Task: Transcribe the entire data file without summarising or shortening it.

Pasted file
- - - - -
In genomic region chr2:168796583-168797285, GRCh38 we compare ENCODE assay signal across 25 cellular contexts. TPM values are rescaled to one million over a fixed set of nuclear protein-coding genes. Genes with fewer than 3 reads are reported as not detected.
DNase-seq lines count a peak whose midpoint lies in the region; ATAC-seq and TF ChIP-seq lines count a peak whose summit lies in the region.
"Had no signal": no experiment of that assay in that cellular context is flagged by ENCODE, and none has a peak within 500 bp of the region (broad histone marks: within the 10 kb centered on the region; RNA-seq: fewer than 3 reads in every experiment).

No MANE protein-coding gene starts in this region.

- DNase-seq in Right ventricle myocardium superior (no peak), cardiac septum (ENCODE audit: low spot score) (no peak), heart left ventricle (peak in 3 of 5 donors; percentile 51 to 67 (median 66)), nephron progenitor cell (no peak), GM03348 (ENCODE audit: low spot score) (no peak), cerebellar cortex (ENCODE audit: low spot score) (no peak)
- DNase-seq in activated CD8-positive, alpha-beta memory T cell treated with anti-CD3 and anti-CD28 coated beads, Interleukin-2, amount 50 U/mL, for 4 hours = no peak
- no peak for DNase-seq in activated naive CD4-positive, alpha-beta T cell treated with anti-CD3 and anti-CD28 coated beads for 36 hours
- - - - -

In genomic region chr2:168796583-168797285, GRCh38 we compare ENCODE assay signal across 25 cellular contexts. TPM values are rescaled to one million over a fixed set of nuclear protein-coding genes. Genes with fewer than 3 reads are reported as not detected.
DNase-seq lines count a peak whose midpoint lies in the region; ATAC-seq and TF ChIP-seq lines count a peak whose summit lies in the region.
"Had no signal": no experiment of that assay in that cellular context is flagged by ENCODE, and none has a peak within 500 bp of the region (broad histone marks: within the 10 kb centered on the region; RNA-seq: fewer than 3 reads in every experiment).

No MANE protein-coding gene starts in this region.

- DNase-seq in Right ventricle myocardium superior (no peak), cardiac septum (ENCODE audit: low spot score) (no peak), heart left ventricle (peak in 3 of 5 donors; percentile 51 to 67 (median 66)), nephron progenitor cell (no peak), GM03348 (ENCODE audit: low spot score) (no peak), cerebellar cortex (ENCODE audit: low spot score) (no peak)
- DNase-seq in activated CD8-positive, alpha-beta memory T cell treated with anti-CD3 and anti-CD28 coated beads, Interleukin-2, amount 50 U/mL, for 4 hours = no peak
- no peak for DNase-seq in activated naive CD4-positive, alpha-beta T cell treated with anti-CD3 and anti-CD28 coated beads for 36 hours